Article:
Literature of Disillusionment

   Illusions were shattered on both sides after the Cold War ended

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Elaine Scarry, the essayist and literature professor long ago suggested that, in counterpart to the ingenious system of government framed by the Declaration of Independence and the Constitution, the United States also possessed a material constitution, consisting of the technological systems of the nation and no less remarkable than the political structure for being evolved in practice rather than written down.

Riffing on Scarry’s conception, historian of technology Thomas Hughes noted the tendency to take the latter for granted.  The intellectual historian Perry Miller had already observed, in The American Scholar,  how casually Americans “flung themselves into the technological torrent, how they shouted with glee in the midst of the cataract, and cried to each other as they went headlong down the chute, that here was their destiny….”

Now, Hughes wrote, with technological momentum accelerating, Americans needed to learn to see themselves as a nation of system builders as well as practitioners of their subtle arrangements of political democracy and free enterprise.  American Genesis: A Century of Invention and Technological Enthusiasm (Viking, 1990), Hughes’ classic study of the engineering of the key inventions of the century after 1870 – incandescent light, the telephone, the radio, the airplane, the automobile, electric power – was motivated by a concern for the overlooked burdens that technological enthusiasm frequently imposed. Forty years after the development of modern financial markets for corporate control, containerization, microprocessors, personal computers, and the Internet, Hughes’ attentiveness to the sudden eruption of a culture of critique, seems especially prescient: “the organic instead of the mechanical; small and beautiful technology, not centralized systems; spontaneity instead of order; and compassion, not efficiency.”

For the last six months, I have been dipping into the burgeoning literature of disillusionment, trying to understand the Trump election  Evicted: Poverty and Profit in the American City, by Matthew Desmond; Hillbilly Elegy: A Memoir of a Family and Culture in Crisis, by J. D Vance; Janesville: An American Story, by Amy Goldstein; Strangers in Their Own Land: Anger and Mourning on the American Right, by Arlie Russell Hochschild; and Doctored: The Disillusionment of an American Physician, by Sandeep Jauhar. The book I read all the way through was Glass House:  The 1% Economy and the Shattering of an American Town (St. Martin’s, 2017), by Brian Alexander.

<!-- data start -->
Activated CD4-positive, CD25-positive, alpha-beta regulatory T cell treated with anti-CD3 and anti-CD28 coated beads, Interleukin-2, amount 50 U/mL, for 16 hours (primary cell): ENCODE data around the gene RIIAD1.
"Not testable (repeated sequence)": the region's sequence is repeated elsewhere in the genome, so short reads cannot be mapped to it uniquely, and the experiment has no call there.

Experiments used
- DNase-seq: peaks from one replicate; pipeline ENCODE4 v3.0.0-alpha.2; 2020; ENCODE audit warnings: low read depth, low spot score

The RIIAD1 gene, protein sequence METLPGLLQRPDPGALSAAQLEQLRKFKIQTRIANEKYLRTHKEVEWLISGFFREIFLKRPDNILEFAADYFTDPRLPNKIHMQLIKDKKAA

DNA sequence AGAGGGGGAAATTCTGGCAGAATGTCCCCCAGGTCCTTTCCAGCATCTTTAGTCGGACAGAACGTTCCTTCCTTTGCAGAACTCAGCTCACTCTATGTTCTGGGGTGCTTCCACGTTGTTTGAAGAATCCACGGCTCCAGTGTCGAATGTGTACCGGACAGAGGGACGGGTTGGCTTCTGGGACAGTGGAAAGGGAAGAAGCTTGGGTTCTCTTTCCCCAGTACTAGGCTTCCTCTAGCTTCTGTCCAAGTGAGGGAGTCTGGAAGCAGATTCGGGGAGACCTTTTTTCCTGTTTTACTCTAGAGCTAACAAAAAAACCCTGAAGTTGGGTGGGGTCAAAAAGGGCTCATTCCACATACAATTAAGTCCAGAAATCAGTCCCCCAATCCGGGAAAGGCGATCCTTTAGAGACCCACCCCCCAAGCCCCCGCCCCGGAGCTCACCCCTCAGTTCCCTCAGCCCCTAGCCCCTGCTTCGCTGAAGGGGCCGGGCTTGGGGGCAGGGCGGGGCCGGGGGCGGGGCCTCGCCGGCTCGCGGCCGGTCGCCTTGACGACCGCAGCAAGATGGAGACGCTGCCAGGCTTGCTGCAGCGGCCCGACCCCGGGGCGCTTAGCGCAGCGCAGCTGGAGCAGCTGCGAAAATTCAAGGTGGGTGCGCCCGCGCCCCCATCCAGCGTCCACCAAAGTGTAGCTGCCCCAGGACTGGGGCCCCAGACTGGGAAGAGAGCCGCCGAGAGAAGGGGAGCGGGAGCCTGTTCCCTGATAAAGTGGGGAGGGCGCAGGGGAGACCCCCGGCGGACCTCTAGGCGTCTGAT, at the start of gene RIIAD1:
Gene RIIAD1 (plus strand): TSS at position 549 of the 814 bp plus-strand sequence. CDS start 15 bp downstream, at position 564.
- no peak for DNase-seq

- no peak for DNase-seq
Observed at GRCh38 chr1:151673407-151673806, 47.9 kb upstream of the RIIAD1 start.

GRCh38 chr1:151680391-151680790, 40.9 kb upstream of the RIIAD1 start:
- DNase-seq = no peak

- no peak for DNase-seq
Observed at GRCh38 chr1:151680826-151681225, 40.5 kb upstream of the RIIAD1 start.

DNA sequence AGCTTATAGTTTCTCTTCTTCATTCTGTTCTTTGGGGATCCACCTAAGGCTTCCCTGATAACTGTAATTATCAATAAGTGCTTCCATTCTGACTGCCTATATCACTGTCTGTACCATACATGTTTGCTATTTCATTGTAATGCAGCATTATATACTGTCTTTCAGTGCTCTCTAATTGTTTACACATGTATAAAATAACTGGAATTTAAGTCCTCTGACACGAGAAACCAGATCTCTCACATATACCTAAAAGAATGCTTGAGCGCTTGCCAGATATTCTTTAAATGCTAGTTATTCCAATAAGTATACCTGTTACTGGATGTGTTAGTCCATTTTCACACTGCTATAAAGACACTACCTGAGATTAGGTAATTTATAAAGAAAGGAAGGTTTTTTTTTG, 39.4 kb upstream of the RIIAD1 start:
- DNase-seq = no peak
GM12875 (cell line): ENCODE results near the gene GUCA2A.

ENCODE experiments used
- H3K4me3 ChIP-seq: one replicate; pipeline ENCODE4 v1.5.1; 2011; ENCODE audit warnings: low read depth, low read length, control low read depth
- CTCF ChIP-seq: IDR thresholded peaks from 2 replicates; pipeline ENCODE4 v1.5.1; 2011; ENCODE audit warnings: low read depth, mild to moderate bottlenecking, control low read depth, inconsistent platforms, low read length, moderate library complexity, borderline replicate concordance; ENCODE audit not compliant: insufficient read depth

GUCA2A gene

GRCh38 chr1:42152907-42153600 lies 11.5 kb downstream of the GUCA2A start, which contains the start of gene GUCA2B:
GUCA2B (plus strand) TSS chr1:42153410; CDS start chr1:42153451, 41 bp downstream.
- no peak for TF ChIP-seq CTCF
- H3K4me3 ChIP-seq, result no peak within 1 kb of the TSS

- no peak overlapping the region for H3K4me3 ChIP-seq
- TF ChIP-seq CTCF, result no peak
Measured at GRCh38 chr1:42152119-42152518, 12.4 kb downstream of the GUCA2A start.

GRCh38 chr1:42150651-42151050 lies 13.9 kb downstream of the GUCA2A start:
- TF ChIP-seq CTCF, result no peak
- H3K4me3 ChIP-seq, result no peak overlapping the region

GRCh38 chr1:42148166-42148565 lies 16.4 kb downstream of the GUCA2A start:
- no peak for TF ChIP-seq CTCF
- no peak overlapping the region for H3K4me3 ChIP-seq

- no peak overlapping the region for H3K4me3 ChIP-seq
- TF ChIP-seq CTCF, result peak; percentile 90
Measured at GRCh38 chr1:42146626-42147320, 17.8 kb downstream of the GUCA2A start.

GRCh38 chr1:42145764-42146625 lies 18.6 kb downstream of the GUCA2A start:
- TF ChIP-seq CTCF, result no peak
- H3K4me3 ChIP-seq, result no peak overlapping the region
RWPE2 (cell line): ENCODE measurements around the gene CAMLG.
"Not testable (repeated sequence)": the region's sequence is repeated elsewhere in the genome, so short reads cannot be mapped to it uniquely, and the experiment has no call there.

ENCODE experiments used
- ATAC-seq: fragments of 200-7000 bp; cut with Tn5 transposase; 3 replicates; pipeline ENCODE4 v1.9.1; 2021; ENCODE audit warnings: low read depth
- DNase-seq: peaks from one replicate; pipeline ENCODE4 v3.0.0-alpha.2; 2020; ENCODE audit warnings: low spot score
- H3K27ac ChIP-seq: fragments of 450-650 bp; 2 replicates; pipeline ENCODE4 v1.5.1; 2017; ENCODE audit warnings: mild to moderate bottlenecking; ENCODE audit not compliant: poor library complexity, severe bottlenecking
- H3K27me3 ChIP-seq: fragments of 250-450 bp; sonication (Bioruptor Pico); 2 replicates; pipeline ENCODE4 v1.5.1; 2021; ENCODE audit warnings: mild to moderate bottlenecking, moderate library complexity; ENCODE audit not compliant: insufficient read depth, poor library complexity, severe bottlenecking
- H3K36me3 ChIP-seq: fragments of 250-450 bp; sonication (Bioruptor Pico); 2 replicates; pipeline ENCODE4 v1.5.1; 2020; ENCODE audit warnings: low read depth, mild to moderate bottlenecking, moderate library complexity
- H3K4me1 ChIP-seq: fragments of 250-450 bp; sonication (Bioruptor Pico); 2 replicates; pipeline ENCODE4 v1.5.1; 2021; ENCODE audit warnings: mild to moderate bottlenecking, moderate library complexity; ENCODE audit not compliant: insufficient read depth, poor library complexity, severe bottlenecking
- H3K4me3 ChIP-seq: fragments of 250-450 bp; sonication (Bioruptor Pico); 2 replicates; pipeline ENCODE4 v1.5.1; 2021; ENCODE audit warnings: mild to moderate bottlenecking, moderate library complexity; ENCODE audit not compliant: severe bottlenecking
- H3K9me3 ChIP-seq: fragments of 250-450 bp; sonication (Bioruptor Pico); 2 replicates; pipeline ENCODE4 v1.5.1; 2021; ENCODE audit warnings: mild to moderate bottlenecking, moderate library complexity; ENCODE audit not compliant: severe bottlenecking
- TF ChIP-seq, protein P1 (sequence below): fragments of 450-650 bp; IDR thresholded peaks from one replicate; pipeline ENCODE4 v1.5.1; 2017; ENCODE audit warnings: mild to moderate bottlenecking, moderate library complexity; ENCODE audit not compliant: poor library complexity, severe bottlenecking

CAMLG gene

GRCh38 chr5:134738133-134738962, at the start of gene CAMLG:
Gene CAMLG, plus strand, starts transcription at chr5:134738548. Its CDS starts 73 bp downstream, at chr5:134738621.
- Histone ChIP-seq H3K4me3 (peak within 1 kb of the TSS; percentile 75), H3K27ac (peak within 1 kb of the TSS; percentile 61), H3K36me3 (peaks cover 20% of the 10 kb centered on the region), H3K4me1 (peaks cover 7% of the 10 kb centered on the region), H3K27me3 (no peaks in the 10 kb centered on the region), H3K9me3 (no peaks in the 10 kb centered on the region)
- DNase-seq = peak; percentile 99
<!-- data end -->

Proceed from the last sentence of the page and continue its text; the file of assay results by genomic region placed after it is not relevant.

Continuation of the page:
Glass House is about Lancaster, Ohio, and the Anchor Hocking Glass Co., upon which the city’s fortunes were built – and then eventually dissipated by New Yorkers – over the course of the twentieth century. At a little more than 300 pages, you might think that Glass House is more than you want to know about a little city on the Hocking River, southwest of Columbus, in the foothills of the Allegheny Mountains.  But Alexander grew up in Lancaster in the1970s, has stayed in touch (he lives in California now) and, as a highly capable magazine writer, he moves the story along with the force of a novel, interweaving the saga of the business itself with the lives of four friends.

It helps that his tale has plenty of colorful signposts along the way: the Ku Klux Klan in Lancaster in the 1920s; Malcolm Forbes in the early 1940s (his father bought him a newspaper there as a Princeton graduation present); Carl Icahn (a key Donald Trump adviser today) who in 1983 put Anchor in play; Newell Corp., the vagabond manufacturing firm that in the 1980s rolled up Anchor into a giant conglomerate on the strength of a loan from an Arizona savings and  loan association; Cerberus, the private equity organized by Stephen Feinberg (another close Trump adviser today) that bankrupted Anchor; Sam Solomon, the African-American scion of North Carolina farmhands, who, as newly appointed CEO, seeks to save Anchor, now branded as EveryWare Global (Anchor survives, barely, Solomon is fired but becomes the hero of the book).